We believe that the Bible is the inspired and inerrant Word of God. As such, it is our final authority in all matters of faith and practice. However, not all have come to the same conclusion as to what the Bible actually teaches, so we think that it is helpful to summarize what we believe in written form.
In the Orthodox Presbyterian Church, we hold to the system of doctrine expressed in the Westminster Confession of Faith, as well as the Larger and Shorter Catechisms. These documents, originally written in the 1600s, are the fullest and clearest statement of what our church believes.
In brief, as a church in the Reformed tradition, our doctrine is:
- Biblical: We believe that the sixty-six books of the Old and New Testaments are the inspired, inerrant, and infallible Word of God, written down by men “as they were carried along by the Holy Spirit” (2 Pet. 1:21). Through this Word, God has revealed himself and his holy will. Therefore, we look to the Scriptures to guide us in all matters pertaining to doctrine and life.
- God-centered: We believe in one God who eternally and unchangingly exists in three Persons—Father, Son, and Holy Spirit. This God powerfully created the world and everything in it, providentially sustains it in accordance with his eternal decree, and compassionately redeems a sinful people through the work of Christ. This is the sovereign God whom we worship and serve.
- Christ-exalting: We believe that in the incarnation, the eternally begotten Son of God took on human flesh and dwelt among us. He did this in love, because Adam’s sin in the Garden brought death and destruction into the world. Since that time, every man, woman, and child has been born into that judgment-deserving state of sin… Except for Christ! Jesus Christ was born sinless and remained perfectly obedient to his Father throughout his life. Then, in his death, he offered himself up to die on a cross in order to make atonement for sin, as a shepherd laying down his life for his sheep. Consequently, the only way to come to the Father is through faith in the risen and exalted Christ, as the Spirit applies the benefits of his atonement to us.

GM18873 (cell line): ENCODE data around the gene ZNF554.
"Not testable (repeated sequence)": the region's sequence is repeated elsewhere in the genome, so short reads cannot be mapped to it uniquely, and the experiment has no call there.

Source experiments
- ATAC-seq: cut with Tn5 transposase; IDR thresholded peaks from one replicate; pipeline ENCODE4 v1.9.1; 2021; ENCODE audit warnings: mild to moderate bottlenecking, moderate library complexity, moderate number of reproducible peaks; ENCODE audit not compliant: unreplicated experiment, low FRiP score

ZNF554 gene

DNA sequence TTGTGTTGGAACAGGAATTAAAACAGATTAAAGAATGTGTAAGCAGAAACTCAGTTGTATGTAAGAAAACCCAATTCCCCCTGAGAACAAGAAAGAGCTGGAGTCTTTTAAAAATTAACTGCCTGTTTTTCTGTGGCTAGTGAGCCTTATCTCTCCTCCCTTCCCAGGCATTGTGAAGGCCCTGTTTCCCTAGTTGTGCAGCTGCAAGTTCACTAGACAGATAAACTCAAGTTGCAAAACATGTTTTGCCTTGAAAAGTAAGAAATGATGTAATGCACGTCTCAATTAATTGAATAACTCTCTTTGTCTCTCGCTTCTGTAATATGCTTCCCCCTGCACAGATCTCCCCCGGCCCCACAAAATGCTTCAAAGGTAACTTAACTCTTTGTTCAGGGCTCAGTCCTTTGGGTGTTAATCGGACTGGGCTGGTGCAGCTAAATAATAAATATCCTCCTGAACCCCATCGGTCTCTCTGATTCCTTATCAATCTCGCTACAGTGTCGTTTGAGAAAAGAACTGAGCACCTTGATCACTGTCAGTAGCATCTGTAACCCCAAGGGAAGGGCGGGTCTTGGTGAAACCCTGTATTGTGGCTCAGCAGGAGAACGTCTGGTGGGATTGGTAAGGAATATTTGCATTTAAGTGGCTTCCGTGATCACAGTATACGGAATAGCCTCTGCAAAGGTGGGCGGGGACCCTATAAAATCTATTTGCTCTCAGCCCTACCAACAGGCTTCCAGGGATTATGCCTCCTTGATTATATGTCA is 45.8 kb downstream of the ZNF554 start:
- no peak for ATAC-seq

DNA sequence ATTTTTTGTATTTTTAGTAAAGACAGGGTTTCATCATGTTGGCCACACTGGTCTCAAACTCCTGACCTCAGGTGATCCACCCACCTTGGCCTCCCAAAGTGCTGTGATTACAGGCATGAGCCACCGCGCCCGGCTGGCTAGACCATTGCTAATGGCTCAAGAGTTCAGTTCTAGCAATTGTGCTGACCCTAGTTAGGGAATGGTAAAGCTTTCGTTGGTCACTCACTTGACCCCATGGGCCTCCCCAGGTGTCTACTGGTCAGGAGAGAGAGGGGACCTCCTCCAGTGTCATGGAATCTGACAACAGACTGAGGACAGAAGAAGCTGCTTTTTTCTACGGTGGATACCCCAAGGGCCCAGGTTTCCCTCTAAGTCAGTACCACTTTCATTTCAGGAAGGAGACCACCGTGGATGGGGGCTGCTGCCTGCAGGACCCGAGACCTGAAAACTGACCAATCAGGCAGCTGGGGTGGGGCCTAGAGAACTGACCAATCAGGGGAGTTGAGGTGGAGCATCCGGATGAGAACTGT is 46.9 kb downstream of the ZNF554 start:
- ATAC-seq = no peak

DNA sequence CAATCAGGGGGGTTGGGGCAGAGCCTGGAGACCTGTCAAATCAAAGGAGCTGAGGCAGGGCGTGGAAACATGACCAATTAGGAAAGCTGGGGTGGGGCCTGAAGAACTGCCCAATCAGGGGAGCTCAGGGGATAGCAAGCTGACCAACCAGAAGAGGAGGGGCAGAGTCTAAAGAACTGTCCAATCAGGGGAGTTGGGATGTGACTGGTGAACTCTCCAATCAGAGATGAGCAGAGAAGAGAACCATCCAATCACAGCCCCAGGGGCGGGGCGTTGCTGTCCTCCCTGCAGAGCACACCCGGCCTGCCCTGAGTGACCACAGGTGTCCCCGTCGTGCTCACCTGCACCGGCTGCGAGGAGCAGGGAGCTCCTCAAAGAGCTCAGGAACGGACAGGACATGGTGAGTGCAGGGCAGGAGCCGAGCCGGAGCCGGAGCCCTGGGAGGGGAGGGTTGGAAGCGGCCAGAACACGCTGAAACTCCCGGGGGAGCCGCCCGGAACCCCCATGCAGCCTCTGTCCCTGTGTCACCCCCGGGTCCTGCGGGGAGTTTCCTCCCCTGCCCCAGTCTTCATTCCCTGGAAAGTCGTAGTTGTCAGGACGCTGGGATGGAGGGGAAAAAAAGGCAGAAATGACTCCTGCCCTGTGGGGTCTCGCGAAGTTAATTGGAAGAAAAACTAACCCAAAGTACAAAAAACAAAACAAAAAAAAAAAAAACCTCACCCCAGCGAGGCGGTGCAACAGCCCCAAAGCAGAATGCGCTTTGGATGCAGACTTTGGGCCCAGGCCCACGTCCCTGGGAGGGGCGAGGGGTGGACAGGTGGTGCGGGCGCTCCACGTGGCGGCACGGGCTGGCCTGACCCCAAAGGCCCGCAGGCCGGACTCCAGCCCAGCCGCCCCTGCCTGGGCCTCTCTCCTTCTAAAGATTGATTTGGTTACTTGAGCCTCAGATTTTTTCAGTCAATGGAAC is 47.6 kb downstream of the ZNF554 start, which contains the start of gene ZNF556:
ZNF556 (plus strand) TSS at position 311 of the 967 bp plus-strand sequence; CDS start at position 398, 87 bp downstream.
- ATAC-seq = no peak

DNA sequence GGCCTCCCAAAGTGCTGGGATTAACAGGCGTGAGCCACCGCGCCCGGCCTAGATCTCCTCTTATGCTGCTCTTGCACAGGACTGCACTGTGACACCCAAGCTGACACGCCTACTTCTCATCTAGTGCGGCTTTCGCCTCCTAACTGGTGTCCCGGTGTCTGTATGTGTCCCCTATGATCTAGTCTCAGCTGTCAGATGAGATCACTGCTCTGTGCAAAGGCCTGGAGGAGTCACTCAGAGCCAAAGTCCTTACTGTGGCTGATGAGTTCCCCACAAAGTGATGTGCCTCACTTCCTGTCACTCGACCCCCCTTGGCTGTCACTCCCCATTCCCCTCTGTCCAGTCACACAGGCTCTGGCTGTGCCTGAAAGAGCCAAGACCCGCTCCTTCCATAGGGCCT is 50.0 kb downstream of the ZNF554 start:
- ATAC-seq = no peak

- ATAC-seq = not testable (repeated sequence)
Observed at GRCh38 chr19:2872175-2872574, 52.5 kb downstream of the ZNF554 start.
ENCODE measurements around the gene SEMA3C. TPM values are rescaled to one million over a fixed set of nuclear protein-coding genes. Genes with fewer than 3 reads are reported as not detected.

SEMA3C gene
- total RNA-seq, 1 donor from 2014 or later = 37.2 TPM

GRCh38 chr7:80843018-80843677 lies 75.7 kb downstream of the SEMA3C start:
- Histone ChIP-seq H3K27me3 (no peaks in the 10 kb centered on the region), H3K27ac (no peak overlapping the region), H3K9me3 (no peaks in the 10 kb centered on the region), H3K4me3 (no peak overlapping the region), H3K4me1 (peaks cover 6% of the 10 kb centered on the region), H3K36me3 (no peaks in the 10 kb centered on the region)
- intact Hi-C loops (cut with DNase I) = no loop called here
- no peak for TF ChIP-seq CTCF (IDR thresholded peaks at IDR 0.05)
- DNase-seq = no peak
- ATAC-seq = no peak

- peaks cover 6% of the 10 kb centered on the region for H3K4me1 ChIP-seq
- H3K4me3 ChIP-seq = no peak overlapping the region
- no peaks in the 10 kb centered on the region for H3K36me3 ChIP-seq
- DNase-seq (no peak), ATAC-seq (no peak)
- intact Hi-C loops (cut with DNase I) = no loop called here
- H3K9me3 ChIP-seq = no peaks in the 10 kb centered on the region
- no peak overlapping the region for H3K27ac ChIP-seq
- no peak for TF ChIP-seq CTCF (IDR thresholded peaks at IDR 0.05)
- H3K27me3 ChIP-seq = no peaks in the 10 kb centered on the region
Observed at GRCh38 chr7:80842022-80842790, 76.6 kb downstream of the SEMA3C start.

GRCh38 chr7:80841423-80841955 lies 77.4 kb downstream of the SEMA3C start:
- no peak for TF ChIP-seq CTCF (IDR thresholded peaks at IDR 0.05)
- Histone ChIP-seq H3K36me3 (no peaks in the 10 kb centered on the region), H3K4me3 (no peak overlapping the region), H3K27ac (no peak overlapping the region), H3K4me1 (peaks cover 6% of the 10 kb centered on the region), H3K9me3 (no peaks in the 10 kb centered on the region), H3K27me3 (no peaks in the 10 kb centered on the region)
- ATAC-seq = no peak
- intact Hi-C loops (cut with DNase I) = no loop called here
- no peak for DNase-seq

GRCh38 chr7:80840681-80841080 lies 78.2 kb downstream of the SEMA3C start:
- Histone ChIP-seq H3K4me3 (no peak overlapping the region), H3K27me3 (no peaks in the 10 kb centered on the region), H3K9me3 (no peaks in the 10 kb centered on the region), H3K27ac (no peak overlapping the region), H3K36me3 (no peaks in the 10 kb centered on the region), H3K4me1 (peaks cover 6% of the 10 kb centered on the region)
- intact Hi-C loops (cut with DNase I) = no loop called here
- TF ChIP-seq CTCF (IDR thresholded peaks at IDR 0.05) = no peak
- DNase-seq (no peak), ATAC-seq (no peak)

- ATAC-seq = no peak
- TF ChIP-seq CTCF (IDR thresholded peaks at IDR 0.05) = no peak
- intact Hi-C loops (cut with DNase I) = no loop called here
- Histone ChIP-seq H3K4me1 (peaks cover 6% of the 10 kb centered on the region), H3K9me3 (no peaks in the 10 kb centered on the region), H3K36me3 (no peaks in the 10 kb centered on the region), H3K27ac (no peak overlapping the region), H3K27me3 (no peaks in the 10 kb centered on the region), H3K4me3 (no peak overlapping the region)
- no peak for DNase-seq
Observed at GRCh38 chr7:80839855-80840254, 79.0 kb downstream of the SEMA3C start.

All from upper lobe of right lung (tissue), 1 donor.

- Covenantal: We believe that our relationship to God is covenantal in nature. This is why, even though “covenant” is an unfamiliar term to many today, the Bible does not shy away from the concept. The first such expression of this formalized, covenantal relationship is found in the Garden, as God establishes a covenant with Adam, promising life upon the condition of obedience and death upon the condition of disobedience. However, as Genesis makes clear, Adam became a covenant-breaker and came under the sentence of death. Nevertheless, in order to bring about the salvation of sinful men, the Lord also instituted a covenant of grace. This covenant, given in seed form in Genesis 3:15, includes the various covenantal administrations described throughout history of redemption (the Abrahamic, Noahic, Mosaic, Davidic, and New Covenants). As those saved by Christ, the Mediator of this covenant of grace, we are constituted as the Church, his covenant people. The centrality of this covenant concept has implications for our doctrine, practice, and worship.
- Expectant: We believe that the same Christ who took on flesh is coming again to consummate all things on the Last Day. On that day, the Kingdom which was inaugurated by Christ during his earthly ministry will reach its final, perfected state. On that day, Christ will judge his enemies and usher his bride into the new heavens and new earth where she will dwell in God’s presence forevermore. Therefore, we eagerly await his return, seeking to proclaim the gospel and live obediently until he comes.